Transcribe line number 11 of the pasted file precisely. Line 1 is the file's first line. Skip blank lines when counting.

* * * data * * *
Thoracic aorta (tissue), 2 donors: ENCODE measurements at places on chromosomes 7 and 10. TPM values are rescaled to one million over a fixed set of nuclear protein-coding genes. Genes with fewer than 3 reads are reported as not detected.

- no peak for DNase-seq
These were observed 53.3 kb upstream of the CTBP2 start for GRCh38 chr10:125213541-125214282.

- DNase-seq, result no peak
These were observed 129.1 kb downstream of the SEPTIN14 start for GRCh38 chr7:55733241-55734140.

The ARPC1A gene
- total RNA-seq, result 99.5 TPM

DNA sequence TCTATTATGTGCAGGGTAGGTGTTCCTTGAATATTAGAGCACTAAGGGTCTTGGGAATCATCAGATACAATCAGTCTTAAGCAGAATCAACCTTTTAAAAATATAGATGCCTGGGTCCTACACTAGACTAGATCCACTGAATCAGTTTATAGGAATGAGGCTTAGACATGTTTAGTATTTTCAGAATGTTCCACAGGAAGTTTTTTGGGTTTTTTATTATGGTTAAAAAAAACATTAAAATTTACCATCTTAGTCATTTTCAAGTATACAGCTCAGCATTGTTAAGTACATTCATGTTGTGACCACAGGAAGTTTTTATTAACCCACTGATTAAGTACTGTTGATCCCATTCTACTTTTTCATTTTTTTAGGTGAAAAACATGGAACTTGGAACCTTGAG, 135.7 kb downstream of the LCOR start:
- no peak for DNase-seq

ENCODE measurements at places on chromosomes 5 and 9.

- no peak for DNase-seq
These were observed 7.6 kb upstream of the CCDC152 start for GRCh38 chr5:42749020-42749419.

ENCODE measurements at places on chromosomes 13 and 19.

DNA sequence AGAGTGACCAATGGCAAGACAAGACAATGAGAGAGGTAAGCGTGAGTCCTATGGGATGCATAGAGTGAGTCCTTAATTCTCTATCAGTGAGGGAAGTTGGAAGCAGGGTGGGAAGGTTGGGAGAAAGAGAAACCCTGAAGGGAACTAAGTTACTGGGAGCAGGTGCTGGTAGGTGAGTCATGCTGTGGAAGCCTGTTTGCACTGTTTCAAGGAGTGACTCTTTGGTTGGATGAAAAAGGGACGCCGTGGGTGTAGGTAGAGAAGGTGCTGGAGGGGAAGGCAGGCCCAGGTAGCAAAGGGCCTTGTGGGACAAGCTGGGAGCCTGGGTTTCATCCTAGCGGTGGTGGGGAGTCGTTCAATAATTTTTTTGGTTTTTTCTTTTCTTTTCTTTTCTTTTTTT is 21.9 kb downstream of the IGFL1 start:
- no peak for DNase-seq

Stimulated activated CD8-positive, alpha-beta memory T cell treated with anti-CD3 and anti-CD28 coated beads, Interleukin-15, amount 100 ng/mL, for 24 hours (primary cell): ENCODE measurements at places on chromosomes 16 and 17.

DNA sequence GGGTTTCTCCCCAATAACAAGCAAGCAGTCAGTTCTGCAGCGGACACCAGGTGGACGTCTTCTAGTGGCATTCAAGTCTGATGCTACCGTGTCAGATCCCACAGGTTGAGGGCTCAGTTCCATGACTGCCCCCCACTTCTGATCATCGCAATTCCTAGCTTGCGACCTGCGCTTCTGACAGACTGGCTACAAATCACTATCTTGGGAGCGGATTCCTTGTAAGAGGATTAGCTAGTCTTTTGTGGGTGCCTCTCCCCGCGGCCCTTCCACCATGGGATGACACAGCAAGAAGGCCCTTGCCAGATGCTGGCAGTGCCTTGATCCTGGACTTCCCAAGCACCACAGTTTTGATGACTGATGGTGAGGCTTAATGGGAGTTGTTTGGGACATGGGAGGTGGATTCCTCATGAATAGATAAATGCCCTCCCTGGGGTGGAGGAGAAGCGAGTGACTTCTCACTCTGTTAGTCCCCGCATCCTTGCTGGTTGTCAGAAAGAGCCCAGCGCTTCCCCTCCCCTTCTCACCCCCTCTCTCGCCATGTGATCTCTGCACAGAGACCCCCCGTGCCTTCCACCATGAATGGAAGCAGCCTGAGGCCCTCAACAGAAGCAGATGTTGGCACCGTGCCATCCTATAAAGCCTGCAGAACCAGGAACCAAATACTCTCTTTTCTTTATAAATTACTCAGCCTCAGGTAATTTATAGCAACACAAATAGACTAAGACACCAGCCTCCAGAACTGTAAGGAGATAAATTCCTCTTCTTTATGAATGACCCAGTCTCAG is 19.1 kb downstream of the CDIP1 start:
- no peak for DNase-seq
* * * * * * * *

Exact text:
- no peak for DNase-seq